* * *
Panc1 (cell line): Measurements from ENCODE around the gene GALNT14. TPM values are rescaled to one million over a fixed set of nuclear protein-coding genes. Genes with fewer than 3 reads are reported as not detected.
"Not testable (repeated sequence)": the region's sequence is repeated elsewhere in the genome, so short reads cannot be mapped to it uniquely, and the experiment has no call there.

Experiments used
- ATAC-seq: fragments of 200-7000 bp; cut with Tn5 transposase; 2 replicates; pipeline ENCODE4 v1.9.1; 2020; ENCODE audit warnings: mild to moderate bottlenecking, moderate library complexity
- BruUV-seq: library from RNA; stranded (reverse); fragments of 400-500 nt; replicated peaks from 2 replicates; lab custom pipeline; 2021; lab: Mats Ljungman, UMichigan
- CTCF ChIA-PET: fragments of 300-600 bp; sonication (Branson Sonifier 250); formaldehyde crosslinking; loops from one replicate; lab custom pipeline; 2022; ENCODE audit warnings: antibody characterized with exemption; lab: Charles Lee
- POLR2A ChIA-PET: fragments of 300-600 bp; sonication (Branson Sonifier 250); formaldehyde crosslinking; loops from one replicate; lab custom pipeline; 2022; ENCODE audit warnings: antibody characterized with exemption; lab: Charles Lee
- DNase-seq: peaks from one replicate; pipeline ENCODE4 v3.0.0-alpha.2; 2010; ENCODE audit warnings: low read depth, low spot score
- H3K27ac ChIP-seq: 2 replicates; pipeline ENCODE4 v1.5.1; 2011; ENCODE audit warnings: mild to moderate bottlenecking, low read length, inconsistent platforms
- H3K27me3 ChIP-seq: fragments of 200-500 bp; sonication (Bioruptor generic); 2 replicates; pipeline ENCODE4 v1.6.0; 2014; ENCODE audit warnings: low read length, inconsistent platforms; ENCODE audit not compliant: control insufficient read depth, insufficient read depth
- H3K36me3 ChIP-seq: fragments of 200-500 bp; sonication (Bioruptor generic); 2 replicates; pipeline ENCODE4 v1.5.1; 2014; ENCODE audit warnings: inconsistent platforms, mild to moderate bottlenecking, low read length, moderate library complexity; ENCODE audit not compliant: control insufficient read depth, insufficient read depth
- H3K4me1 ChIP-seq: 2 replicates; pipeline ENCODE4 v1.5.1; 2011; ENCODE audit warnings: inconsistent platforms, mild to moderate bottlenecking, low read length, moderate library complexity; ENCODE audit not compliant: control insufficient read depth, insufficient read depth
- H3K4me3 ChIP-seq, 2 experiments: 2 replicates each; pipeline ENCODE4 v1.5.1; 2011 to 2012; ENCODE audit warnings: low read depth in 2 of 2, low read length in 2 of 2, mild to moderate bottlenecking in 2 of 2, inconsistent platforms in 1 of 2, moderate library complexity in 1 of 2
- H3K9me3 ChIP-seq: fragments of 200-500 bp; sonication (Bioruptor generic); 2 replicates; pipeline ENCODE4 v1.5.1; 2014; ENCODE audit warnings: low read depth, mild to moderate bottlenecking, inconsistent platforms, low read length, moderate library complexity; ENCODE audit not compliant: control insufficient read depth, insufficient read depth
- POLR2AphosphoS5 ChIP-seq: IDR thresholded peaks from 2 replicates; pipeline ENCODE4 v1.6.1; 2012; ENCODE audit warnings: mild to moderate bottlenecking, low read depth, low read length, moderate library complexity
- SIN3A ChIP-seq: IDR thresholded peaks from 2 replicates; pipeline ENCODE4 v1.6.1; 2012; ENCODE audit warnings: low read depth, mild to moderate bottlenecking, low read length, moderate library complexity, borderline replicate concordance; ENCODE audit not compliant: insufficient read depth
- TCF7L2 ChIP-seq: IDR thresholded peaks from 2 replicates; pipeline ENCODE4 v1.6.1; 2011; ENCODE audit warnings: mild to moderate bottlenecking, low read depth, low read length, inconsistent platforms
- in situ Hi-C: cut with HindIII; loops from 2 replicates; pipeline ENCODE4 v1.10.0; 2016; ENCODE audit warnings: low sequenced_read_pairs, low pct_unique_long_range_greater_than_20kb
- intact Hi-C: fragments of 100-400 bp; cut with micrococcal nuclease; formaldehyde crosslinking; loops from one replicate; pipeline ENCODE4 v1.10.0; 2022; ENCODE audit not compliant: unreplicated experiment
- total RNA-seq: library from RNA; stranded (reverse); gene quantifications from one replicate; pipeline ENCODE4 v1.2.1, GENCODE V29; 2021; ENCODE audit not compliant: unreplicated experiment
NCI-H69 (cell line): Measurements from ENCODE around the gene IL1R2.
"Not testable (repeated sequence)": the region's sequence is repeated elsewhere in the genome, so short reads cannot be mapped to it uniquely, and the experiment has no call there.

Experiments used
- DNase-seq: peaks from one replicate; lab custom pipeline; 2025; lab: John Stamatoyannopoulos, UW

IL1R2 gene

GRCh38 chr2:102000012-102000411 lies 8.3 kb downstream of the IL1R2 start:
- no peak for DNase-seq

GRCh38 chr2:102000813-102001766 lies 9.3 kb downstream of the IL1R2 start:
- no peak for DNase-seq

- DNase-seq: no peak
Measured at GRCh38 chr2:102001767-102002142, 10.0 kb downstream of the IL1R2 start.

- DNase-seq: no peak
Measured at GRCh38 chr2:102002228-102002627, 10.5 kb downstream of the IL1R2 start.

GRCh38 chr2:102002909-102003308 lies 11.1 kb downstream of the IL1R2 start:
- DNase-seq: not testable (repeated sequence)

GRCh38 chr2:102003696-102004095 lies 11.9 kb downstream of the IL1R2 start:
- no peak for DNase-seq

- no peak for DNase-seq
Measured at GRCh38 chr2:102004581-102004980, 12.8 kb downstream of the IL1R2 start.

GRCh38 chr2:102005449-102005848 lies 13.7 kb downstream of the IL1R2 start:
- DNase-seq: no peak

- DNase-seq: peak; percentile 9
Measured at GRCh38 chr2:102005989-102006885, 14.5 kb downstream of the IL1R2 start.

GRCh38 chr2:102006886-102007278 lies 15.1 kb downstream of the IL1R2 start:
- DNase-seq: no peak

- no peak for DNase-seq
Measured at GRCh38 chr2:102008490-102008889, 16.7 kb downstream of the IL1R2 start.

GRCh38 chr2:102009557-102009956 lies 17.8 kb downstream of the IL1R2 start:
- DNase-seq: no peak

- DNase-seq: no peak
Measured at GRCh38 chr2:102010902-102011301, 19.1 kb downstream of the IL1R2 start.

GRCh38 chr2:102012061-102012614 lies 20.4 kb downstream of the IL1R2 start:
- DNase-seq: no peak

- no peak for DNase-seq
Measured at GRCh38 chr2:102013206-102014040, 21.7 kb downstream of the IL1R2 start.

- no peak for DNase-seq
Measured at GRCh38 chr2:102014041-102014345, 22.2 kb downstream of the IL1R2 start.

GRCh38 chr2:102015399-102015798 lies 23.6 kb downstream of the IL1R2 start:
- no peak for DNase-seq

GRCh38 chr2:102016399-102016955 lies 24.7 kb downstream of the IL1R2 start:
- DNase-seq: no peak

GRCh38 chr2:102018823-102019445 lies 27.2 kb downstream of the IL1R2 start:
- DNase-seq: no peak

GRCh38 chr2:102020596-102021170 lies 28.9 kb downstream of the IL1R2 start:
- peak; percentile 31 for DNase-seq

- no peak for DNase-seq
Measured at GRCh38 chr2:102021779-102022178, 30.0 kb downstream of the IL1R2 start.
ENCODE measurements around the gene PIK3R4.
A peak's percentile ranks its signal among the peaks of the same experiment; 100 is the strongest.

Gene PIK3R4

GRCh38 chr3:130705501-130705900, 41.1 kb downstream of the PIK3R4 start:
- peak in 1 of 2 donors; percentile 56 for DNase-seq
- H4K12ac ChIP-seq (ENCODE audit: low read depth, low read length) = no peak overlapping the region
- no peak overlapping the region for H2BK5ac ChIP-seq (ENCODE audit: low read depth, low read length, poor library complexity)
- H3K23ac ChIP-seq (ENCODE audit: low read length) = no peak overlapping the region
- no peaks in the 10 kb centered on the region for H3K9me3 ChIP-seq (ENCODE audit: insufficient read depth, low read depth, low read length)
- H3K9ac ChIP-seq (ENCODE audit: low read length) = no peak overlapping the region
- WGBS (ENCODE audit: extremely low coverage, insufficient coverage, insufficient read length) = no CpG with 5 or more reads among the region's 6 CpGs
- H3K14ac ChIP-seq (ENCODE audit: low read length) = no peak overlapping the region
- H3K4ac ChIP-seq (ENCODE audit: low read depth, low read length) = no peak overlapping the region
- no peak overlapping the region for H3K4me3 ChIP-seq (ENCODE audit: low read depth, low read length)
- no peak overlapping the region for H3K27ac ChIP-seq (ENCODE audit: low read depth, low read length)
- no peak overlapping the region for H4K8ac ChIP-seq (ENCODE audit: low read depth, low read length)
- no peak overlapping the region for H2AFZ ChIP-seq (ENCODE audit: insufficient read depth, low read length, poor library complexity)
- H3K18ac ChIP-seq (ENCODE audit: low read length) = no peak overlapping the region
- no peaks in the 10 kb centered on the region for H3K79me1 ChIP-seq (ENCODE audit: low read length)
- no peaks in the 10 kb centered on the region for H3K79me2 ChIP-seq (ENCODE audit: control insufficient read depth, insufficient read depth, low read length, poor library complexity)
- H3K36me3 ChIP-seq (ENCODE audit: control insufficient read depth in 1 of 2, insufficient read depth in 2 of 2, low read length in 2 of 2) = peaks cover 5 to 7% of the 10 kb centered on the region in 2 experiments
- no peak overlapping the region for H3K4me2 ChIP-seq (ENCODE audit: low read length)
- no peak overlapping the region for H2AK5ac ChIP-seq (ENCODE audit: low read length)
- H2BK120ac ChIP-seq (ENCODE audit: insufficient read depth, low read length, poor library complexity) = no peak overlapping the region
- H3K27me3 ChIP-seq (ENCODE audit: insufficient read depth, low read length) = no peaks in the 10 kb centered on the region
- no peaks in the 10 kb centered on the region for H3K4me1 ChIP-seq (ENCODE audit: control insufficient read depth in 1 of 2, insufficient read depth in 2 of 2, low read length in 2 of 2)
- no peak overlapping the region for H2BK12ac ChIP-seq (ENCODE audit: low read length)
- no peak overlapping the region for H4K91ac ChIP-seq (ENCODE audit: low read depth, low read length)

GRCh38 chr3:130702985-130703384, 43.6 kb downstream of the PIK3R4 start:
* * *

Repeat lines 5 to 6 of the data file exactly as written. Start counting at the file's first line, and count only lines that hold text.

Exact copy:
- BruUV-seq: library from RNA; stranded (reverse); fragments of 400-500 nt; replicated peaks from 2 replicates; lab custom pipeline; 2021; lab: Mats Ljungman, UMichigan
- CTCF ChIA-PET: fragments of 300-600 bp; sonication (Branson Sonifier 250); formaldehyde crosslinking; loops from one replicate; lab custom pipeline; 2022; ENCODE audit warnings: antibody characterized with exemption; lab: Charles Lee